Wednesday, June 13, 2012

"Never Stop Discovering...

...Bones are everywhere!"  - EB, age 5

It's a warm late spring afternoon and the preschoolers have come to visit us at the infant house!  It's always a flurry of activity and excitement as the toddlers and preschoolers meet with joy and the preschoolers return to their old environment.  Our outside space is highly conductive for  large motor.  My goal today was to set up a provocation that would call to our common interest in dinosaurs.  There has also been an interest in deconstruction, so creating an archeology station seemed perfect. 

I set up chunks of dried clay on our table outside.  These chunks of clay were imbedded with dried leaves, petals and grass from a provocation a few weeks earlier.  A few children sat down and I offered brushes, spoons for chipping brushes for dusting a sticks for scraping.  We talked a lot about how the tools could be used and how an archeologist might use them in their work.  It became quickly apparent that there were not enough tools, so we began searching near by for anything that might be helpful.  As they began their work I told a short story:
"Archeologists search for information.  They carefully look at rocks to see what they can find.  There might be bones or fossils.  They never know what they might find and it takes a lot of work."
KC and IR were the first to join the table and they sat down and got right to work.  "Be careful IR!  There's dinosaur bones in there." KC said as he bent closer to his chunk of clay.
"I like big banging!" IR said, and began to use a large pot to bang her clay.
"No!  That's too much!" KC quickly said, looking worried.
Others came to see what was happening and soon the table was very busy with activity.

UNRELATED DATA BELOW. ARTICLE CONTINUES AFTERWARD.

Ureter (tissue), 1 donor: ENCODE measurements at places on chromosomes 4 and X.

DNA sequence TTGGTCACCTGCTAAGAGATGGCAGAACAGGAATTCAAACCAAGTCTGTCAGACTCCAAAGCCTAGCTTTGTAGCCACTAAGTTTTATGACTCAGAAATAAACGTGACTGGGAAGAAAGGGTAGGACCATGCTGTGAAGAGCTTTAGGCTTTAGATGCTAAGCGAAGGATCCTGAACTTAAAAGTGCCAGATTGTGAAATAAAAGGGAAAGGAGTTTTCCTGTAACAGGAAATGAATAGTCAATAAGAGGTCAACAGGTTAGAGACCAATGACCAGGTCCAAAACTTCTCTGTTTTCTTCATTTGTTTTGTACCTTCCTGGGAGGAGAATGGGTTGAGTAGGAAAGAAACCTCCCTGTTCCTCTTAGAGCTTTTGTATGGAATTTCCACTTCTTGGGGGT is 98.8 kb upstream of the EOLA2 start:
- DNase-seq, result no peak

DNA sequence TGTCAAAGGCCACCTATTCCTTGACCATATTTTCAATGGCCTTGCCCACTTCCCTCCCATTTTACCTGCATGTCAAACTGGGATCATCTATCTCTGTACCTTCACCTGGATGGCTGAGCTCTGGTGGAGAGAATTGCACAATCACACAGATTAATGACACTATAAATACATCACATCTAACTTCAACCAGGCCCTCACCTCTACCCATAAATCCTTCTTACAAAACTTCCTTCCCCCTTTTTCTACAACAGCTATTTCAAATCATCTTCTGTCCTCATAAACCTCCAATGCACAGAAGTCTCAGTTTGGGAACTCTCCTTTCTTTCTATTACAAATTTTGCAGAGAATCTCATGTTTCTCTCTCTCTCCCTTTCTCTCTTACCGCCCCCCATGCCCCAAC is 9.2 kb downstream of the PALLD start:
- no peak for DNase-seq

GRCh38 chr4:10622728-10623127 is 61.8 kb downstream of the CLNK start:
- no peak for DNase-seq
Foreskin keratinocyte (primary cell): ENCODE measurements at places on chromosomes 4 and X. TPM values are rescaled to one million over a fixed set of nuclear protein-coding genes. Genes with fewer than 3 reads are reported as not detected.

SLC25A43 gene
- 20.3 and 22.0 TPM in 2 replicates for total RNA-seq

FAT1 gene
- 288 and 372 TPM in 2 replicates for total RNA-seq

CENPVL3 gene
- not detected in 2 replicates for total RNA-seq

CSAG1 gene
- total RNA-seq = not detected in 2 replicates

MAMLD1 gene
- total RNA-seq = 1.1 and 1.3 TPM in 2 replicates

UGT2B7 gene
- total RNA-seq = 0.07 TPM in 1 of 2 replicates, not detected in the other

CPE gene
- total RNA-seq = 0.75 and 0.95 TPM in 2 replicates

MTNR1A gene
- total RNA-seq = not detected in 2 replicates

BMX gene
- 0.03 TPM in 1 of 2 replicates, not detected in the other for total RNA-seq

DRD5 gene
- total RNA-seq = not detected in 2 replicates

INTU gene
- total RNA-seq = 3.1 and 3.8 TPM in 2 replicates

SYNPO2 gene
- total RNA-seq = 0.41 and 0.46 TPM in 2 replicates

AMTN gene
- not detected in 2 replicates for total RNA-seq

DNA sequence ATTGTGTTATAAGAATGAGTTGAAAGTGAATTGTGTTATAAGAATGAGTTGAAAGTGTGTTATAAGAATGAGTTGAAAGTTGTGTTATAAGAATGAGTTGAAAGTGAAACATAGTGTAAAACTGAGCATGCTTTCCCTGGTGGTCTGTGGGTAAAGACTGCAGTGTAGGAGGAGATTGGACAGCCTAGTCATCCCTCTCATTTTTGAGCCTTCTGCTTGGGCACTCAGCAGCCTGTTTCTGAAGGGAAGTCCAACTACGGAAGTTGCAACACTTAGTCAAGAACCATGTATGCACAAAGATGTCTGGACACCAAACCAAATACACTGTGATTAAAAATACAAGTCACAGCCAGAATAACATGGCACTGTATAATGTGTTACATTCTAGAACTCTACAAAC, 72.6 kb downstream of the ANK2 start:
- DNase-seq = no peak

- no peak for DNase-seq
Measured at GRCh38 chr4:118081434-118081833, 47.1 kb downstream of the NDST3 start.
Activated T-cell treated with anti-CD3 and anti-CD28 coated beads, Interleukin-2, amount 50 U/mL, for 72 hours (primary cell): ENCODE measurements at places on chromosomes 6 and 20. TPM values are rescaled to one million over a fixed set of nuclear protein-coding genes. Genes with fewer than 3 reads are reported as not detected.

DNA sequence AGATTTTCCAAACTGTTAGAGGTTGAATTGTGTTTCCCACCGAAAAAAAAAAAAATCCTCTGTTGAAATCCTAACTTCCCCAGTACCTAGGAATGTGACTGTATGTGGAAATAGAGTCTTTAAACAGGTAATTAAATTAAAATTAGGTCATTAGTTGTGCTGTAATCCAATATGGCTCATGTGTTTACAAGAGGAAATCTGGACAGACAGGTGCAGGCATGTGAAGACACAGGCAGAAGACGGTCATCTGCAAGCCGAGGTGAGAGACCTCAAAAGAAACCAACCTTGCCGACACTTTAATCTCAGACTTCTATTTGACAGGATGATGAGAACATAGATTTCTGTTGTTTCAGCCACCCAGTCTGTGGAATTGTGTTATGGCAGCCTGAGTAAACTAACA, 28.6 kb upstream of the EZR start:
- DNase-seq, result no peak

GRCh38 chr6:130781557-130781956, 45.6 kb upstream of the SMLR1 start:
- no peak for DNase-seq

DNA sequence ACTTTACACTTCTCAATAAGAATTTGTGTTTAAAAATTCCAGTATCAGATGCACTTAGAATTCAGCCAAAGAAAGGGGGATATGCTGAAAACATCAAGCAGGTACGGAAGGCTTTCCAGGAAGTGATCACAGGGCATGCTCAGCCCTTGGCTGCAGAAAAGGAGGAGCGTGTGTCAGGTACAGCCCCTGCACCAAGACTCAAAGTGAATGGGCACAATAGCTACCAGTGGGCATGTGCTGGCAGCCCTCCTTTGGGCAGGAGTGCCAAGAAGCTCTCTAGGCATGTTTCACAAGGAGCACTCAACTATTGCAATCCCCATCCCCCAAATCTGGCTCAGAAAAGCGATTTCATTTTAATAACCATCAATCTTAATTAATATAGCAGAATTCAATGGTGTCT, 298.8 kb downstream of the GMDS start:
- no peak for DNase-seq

"We should use water to make the rocks softer!" IR declared.
"I can find some.  Where's the water?" TLC asked.  He searched for a long time, first finding a white cup for scooping and eventually finding the only source of water in the yard: the bird bath filled with rain water.
Some children dunked their entire piece of clay into the water while others simply dipped their brushes.
"I like to use a dry brush," EB explains "because it smooths better."

As they worked many things were discovered inside of the rocks.  "Look!  I think I see something inside!" TLC said with excitement and showed everyone nearby.
"Maybe it's a fossil.  We'll need to break it open,"  EB said as she balanced on the adult sized chair and worked with her brush.

Throughout the afternoon, almost every child became an archeologist by searching for clues, using very careful techniques and talking together about what they found.  Other discoveries were made through their work including the mess that happens when you spend a long time chipping away at a rock and that when you pull at something inside of the rock it might break!  The children found such joy in the work they did and satisfaction of working together through their discoveries. We called it work, because it was.  The focus, longevity and attention they added to the activity emphasized the importance of this new role they entered.  They became the archeologists, hoping to find something new and exciting, yet they found the work of their hands just as satisfying.

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